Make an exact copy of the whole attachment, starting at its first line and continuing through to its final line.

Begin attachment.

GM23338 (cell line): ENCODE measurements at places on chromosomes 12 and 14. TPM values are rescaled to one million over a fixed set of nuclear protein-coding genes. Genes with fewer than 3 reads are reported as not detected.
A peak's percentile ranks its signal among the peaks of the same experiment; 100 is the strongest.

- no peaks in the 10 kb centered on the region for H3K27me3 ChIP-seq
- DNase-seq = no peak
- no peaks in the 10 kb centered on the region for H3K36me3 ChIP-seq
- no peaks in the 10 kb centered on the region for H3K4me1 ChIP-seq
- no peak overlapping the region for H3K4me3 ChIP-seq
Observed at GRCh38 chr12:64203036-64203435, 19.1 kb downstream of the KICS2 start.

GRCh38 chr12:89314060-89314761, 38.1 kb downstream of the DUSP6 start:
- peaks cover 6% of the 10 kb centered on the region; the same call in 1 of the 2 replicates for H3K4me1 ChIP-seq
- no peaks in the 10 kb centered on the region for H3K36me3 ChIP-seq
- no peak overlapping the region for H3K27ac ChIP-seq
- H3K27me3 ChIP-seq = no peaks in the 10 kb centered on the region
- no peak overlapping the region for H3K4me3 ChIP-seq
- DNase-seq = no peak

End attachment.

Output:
GM23338 (cell line): ENCODE measurements at places on chromosomes 12 and 14. TPM values are rescaled to one million over a fixed set of nuclear protein-coding genes. Genes with fewer than 3 reads are reported as not detected.
A peak's percentile ranks its signal among the peaks of the same experiment; 100 is the strongest.

- no peaks in the 10 kb centered on the region for H3K27me3 ChIP-seq
- DNase-seq = no peak
- no peaks in the 10 kb centered on the region for H3K36me3 ChIP-seq
- no peaks in the 10 kb centered on the region for H3K4me1 ChIP-seq
- no peak overlapping the region for H3K4me3 ChIP-seq
Observed at GRCh38 chr12:64203036-64203435, 19.1 kb downstream of the KICS2 start.

GRCh38 chr12:89314060-89314761, 38.1 kb downstream of the DUSP6 start:
- peaks cover 6% of the 10 kb centered on the region; the same call in 1 of the 2 replicates for H3K4me1 ChIP-seq
- no peaks in the 10 kb centered on the region for H3K36me3 ChIP-seq
- no peak overlapping the region for H3K27ac ChIP-seq
- H3K27me3 ChIP-seq = no peaks in the 10 kb centered on the region
- no peak overlapping the region for H3K4me3 ChIP-seq
- DNase-seq = no peak